• Class 4A Business Property

Class 4A business property is any commercial property that generates income from the land alone. This property type is liable for the reassessment of the property’s assessed value and includes shopping malls, offices, restaurants, grocery stores, and theaters. If the property itself does not generate revenue. The industrial complexes and amenities cannot be taxed even if a for-profit company owns them.

Knowing these distinctions will help you grasp whether or not the property you’re buying is subject to the real estate transfer fee so that you can plan accordingly.

Calculating the Realty Transfer Fee

The New Jersey transfer charge is usually 1% of the total purchase price of the property. To calculate the fee, simply calculate 1% of the total sales price of the property.

calculating Realty Transfer Fee

New Jersey Realty Transfer Fee Exemptions

Federal agencies, their subsidiaries, and institutions like being part of the U.S. Armed Forces and tend to sell the property as a result of being deployed on active duty outside of New Jersey. These may be exempt from paying the NJ transfer tax. The exemption is in exchange for a debt discharge, which means no tax is required on the land or the property. This also includes any transfers done as part of a will.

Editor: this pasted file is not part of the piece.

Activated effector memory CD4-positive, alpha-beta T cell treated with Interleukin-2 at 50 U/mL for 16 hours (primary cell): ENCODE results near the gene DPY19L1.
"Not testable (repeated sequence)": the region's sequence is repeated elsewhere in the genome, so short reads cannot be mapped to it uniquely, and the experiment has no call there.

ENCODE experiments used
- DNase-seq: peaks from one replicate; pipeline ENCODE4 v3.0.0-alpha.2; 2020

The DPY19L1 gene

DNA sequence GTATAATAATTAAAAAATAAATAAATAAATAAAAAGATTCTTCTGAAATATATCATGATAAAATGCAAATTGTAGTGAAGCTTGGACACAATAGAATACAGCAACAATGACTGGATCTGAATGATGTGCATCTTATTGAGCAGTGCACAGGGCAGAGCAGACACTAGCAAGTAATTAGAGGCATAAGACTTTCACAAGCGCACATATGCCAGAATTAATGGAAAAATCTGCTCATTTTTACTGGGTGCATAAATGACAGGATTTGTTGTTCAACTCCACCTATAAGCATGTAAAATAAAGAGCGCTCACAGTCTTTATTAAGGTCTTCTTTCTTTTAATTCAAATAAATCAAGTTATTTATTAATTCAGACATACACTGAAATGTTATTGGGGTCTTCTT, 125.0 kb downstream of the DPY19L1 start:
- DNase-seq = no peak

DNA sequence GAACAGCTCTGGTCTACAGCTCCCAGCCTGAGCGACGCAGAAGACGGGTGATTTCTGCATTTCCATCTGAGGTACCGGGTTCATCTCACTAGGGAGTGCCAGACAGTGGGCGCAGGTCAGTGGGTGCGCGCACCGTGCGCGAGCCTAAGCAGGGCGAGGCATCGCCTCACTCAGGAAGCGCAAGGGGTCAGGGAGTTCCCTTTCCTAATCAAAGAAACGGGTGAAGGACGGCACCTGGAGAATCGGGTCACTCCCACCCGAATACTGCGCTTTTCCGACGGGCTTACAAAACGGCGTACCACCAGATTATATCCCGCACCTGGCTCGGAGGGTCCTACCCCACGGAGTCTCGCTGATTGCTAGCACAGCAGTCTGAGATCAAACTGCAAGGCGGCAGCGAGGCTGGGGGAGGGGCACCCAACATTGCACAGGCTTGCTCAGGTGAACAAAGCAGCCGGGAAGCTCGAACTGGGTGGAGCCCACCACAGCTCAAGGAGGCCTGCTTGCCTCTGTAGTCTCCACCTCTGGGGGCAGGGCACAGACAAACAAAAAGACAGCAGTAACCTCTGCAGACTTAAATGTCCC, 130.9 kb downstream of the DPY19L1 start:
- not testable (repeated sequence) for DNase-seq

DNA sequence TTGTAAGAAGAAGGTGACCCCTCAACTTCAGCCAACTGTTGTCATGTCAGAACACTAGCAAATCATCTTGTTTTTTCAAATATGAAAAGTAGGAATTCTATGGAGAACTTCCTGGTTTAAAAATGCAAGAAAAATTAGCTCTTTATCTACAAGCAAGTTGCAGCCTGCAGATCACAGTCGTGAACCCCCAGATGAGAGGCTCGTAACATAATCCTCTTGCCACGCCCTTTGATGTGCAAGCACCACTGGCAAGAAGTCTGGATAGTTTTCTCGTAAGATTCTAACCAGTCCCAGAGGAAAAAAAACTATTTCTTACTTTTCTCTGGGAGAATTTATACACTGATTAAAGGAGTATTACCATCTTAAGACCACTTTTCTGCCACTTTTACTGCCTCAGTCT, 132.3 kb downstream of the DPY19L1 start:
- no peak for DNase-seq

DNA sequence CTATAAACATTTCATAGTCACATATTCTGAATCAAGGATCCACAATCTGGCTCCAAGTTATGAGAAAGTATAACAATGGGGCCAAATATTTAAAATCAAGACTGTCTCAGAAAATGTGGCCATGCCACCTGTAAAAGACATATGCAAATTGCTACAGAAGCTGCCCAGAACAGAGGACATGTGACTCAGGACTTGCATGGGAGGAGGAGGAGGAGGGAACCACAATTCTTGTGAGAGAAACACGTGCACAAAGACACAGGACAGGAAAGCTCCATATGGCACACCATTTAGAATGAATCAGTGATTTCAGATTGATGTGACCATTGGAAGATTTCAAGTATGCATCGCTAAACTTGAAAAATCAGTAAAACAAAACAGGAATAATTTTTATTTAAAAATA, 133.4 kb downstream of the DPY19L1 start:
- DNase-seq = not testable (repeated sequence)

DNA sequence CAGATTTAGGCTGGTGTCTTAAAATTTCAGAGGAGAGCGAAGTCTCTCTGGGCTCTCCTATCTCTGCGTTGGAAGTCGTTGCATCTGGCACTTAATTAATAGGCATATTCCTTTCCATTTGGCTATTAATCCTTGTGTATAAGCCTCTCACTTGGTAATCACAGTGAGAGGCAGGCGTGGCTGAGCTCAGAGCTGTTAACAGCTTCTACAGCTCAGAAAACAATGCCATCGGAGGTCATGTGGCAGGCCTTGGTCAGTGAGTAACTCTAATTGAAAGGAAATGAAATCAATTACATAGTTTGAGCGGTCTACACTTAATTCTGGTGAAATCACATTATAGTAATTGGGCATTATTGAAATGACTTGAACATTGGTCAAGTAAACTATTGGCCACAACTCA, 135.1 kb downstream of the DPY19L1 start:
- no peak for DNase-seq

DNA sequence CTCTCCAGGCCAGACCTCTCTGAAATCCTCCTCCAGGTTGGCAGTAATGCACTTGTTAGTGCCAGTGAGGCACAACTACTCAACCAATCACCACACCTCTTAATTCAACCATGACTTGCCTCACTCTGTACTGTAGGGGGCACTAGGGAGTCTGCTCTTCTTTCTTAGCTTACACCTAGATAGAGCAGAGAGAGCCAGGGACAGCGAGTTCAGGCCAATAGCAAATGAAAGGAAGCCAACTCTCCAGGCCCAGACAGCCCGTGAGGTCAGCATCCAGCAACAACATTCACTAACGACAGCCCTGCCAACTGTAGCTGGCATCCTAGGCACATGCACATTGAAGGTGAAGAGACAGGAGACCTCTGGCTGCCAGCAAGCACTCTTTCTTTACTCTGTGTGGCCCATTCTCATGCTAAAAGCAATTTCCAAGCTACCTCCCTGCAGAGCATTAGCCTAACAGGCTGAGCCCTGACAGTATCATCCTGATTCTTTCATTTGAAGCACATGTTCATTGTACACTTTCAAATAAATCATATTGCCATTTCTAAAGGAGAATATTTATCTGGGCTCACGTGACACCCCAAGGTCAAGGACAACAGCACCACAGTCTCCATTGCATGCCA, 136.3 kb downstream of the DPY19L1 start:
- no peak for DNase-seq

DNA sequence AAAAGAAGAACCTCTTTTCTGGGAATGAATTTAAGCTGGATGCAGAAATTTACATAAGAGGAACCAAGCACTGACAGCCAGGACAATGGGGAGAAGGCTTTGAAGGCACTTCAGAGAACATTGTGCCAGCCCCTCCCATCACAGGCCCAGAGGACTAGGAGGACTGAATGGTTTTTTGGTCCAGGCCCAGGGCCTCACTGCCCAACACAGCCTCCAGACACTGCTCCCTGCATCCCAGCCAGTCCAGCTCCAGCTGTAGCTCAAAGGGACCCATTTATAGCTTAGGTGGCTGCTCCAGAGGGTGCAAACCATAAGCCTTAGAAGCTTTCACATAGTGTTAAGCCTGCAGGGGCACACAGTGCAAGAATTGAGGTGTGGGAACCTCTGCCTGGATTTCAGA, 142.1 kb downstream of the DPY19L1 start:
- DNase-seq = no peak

Fee Exemptions

Cooperative enterprises may also relocate assets, turn premises into condos, or combine shareholder interests. These include agricultural, electric, retail, housing, and financial unions. The New Jersey real estate transfer fee is waived in each of these scenarios.

Dealing with the Mansion Tax

The New Jersey mansion tax is the transfer fee applied to properties valued at $1 million or more, and usually includes Class 2 and Class 4A residential and commercial properties. The tax represents 1% of the overall sale, except in specific cases like conveyances pursuant to the federal bankruptcy act, transactions in which a contract to sell real property is executed without the property being used or occupied; transactions in which an option to purchase real property is granted; or transfers of real estate made without compensation or in connection with a sale, such as bona fide gifts of real estate. The payment is scheduled to occur at the moment of the transfer of the funds.